(Bloomberg) — One day after lighting into her chief rival for the Democratic presidential nomination in Iowa, Hillary Clinton conspicuously avoided mentioning Bernie Sanders during an hour-long town hall meeting Friday in a Rochester, N.H., opera house.
Although she made a tacit case against him by saying the United States can’t afford to undo gains made under the Patient Protection and Affordable Care Act (PPACA) (something Clinton has warned Sanders’ plan for a “Medicare for all” system would do), Clinton avoided mentioning the name of the senator from neighboring Vermont, something she was not shy about doing in Iowa.
“Sen. Sanders and I share many of the same goals, but we have different records and different ideas about how to drive progress,” Clinton said during a tour of Iowa college campuses, where she painted Sanders as too impractical to be president.
Also conspicuously absent: The stinging tone of her critiques which accused Sanders of espousing a string of unachievable goals in foreign policy and health care.
Clinton was delivering her Friday remarks in a state where Sanders is well known as a long time lawmaker from neighboring Vermont. Polls in New Hampshire have consistently shown him leading Clinton in the state that will hold the first primary of the presidential campaign on Feb. 9.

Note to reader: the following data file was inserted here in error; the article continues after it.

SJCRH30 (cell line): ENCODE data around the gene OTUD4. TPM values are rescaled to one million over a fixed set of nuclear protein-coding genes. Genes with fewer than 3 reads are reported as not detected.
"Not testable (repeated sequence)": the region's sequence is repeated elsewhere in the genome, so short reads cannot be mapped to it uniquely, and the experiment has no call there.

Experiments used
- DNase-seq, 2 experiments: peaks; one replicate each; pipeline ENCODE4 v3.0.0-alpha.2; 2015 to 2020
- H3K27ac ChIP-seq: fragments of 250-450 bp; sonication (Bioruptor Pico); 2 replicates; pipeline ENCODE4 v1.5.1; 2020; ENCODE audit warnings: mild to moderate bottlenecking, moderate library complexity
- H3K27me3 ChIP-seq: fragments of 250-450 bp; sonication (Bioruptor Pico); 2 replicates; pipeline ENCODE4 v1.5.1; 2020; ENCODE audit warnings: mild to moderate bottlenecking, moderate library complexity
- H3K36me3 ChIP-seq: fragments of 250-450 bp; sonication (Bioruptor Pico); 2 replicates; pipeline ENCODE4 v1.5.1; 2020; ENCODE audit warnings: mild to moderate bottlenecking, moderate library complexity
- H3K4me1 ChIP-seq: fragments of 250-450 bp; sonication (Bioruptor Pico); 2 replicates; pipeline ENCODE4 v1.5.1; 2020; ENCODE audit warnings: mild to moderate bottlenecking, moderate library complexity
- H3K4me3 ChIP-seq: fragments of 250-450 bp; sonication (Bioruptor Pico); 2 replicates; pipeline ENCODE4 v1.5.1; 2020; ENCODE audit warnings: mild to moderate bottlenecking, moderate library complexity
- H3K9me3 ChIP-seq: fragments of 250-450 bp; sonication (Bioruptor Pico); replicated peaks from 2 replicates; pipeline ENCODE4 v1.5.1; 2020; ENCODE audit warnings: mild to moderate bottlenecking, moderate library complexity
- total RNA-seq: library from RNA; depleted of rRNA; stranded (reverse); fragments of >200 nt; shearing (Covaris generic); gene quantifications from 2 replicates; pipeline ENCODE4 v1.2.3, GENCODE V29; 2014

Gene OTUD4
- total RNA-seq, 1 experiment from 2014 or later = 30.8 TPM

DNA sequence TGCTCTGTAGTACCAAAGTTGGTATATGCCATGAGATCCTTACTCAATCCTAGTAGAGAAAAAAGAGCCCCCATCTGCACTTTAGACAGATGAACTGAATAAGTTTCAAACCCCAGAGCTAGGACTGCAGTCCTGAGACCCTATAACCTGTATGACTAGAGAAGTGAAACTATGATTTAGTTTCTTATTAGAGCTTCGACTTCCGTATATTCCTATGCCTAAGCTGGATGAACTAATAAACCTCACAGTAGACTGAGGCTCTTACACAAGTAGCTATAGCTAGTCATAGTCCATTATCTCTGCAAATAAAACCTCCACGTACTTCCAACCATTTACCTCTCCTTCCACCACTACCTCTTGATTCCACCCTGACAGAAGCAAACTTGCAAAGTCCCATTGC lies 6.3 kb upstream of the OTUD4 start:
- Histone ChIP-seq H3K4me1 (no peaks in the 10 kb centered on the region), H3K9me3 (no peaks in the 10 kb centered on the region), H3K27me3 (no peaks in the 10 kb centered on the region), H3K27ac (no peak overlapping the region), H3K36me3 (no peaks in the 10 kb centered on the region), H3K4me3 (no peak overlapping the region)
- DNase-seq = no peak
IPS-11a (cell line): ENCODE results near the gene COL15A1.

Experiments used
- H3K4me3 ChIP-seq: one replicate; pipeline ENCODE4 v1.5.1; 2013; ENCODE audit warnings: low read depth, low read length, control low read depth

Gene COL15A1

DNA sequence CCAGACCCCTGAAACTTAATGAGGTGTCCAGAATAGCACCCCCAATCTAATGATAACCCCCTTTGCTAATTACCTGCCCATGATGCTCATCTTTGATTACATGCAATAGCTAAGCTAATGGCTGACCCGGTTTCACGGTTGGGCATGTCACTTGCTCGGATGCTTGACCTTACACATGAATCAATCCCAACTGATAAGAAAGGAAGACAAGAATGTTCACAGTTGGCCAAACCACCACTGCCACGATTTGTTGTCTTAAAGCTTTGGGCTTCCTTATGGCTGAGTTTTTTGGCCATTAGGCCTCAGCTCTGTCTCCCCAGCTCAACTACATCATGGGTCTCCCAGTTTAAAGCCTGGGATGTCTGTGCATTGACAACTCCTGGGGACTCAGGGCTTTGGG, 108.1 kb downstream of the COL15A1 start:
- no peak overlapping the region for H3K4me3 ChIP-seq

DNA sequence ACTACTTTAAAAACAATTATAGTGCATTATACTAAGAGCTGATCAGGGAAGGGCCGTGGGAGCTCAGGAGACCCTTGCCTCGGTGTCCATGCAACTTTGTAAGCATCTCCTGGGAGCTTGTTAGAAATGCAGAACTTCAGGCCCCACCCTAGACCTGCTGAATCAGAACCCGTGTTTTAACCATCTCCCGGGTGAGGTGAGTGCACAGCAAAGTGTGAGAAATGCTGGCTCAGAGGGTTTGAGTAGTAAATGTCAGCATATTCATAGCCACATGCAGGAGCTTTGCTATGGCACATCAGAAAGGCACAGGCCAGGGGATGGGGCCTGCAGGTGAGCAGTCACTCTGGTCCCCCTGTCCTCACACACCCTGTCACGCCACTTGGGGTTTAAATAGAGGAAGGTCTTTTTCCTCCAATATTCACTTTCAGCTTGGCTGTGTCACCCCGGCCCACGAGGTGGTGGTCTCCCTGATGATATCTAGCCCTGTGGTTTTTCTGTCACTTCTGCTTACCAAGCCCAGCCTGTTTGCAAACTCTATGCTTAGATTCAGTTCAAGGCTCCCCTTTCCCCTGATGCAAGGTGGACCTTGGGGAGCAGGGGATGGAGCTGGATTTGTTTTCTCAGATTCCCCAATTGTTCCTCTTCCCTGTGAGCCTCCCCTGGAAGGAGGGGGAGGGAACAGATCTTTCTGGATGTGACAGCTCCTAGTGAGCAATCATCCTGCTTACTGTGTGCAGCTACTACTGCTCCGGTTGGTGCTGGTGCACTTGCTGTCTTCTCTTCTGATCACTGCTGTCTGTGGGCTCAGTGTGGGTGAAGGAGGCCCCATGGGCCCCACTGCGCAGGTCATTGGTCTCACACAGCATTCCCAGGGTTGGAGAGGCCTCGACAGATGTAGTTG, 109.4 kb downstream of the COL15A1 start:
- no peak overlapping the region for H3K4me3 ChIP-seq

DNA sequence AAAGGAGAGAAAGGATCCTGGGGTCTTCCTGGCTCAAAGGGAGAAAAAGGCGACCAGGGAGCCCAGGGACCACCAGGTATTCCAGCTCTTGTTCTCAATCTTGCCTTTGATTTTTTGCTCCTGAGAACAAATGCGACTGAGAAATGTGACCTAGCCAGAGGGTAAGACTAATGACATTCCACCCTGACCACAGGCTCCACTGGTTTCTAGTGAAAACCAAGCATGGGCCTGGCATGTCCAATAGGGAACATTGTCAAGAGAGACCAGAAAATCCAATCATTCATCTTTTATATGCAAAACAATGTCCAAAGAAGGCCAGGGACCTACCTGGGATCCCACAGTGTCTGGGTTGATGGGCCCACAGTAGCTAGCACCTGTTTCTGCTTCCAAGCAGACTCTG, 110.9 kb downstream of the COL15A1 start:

For Sandra Rodeffer of Durham, N.H., who described herself as a “60-year-old sister” in feminism, the restraint was just fine. She doesn’t think the decision was due to geography.
“I think it would be counterproductive for her to go negative,” she said. “Women really don’t value attacks. That turns them off. Hillary was wise not to go after Bernie.”
Clinton pitched her case for growing the nation’s economy, closing the income gap and lowering drug prices. She pitched her healthcare bona fides. She said she supports PPACA and wants to expand coverage to 100 percent of Americans, though she never mentioned the term “single-payer” or the Medicare-for-all system espoused by Sanders.
“We really don’t want to go back to a contentious national debate over health care,” she told a crowd that stretched around the historic wood and brick Rochester Opera House to attend the hour-long session. “That is a recipe for gridlock.”
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